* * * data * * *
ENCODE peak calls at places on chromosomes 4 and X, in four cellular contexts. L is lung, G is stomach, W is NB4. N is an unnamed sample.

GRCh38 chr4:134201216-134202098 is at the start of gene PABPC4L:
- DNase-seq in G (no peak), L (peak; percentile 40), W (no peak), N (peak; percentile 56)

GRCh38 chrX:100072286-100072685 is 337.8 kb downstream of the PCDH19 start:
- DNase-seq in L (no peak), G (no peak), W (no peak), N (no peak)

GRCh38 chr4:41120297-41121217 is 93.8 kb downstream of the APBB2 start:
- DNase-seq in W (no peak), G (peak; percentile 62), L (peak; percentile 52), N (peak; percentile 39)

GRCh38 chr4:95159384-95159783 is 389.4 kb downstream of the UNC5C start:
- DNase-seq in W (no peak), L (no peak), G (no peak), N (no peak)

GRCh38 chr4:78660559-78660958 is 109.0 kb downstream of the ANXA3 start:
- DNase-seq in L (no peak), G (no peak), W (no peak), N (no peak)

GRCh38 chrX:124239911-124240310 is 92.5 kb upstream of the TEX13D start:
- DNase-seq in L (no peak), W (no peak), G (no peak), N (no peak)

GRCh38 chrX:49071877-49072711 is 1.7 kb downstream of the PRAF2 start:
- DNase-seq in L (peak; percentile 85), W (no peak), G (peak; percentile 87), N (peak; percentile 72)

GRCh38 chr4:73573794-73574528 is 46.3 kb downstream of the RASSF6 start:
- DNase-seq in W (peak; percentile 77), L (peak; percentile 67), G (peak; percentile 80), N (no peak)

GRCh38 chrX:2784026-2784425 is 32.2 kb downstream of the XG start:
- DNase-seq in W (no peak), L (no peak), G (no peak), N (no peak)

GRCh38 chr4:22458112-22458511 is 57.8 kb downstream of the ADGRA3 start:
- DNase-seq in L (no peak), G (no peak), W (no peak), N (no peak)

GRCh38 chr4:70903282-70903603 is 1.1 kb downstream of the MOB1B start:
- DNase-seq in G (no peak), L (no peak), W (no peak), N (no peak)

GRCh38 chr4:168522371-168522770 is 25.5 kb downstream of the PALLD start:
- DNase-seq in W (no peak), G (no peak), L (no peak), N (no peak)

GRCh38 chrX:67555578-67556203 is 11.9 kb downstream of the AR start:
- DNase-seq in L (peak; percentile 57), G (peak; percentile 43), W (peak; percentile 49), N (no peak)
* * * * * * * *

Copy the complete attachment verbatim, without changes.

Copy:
ENCODE peak calls at places on chromosomes 4 and X, in four cellular contexts. L is lung, G is stomach, W is NB4. N is an unnamed sample.

GRCh38 chr4:134201216-134202098 is at the start of gene PABPC4L:
- DNase-seq in G (no peak), L (peak; percentile 40), W (no peak), N (peak; percentile 56)

GRCh38 chrX:100072286-100072685 is 337.8 kb downstream of the PCDH19 start:
- DNase-seq in L (no peak), G (no peak), W (no peak), N (no peak)

GRCh38 chr4:41120297-41121217 is 93.8 kb downstream of the APBB2 start:
- DNase-seq in W (no peak), G (peak; percentile 62), L (peak; percentile 52), N (peak; percentile 39)

GRCh38 chr4:95159384-95159783 is 389.4 kb downstream of the UNC5C start:
- DNase-seq in W (no peak), L (no peak), G (no peak), N (no peak)

GRCh38 chr4:78660559-78660958 is 109.0 kb downstream of the ANXA3 start:
- DNase-seq in L (no peak), G (no peak), W (no peak), N (no peak)

GRCh38 chrX:124239911-124240310 is 92.5 kb upstream of the TEX13D start:
- DNase-seq in L (no peak), W (no peak), G (no peak), N (no peak)

GRCh38 chrX:49071877-49072711 is 1.7 kb downstream of the PRAF2 start:
- DNase-seq in L (peak; percentile 85), W (no peak), G (peak; percentile 87), N (peak; percentile 72)

GRCh38 chr4:73573794-73574528 is 46.3 kb downstream of the RASSF6 start:
- DNase-seq in W (peak; percentile 77), L (peak; percentile 67), G (peak; percentile 80), N (no peak)

GRCh38 chrX:2784026-2784425 is 32.2 kb downstream of the XG start:
- DNase-seq in W (no peak), L (no peak), G (no peak), N (no peak)

GRCh38 chr4:22458112-22458511 is 57.8 kb downstream of the ADGRA3 start:
- DNase-seq in L (no peak), G (no peak), W (no peak), N (no peak)

GRCh38 chr4:70903282-70903603 is 1.1 kb downstream of the MOB1B start:
- DNase-seq in G (no peak), L (no peak), W (no peak), N (no peak)

GRCh38 chr4:168522371-168522770 is 25.5 kb downstream of the PALLD start:
- DNase-seq in W (no peak), G (no peak), L (no peak), N (no peak)

GRCh38 chrX:67555578-67556203 is 11.9 kb downstream of the AR start:
- DNase-seq in L (peak; percentile 57), G (peak; percentile 43), W (peak; percentile 49), N (no peak)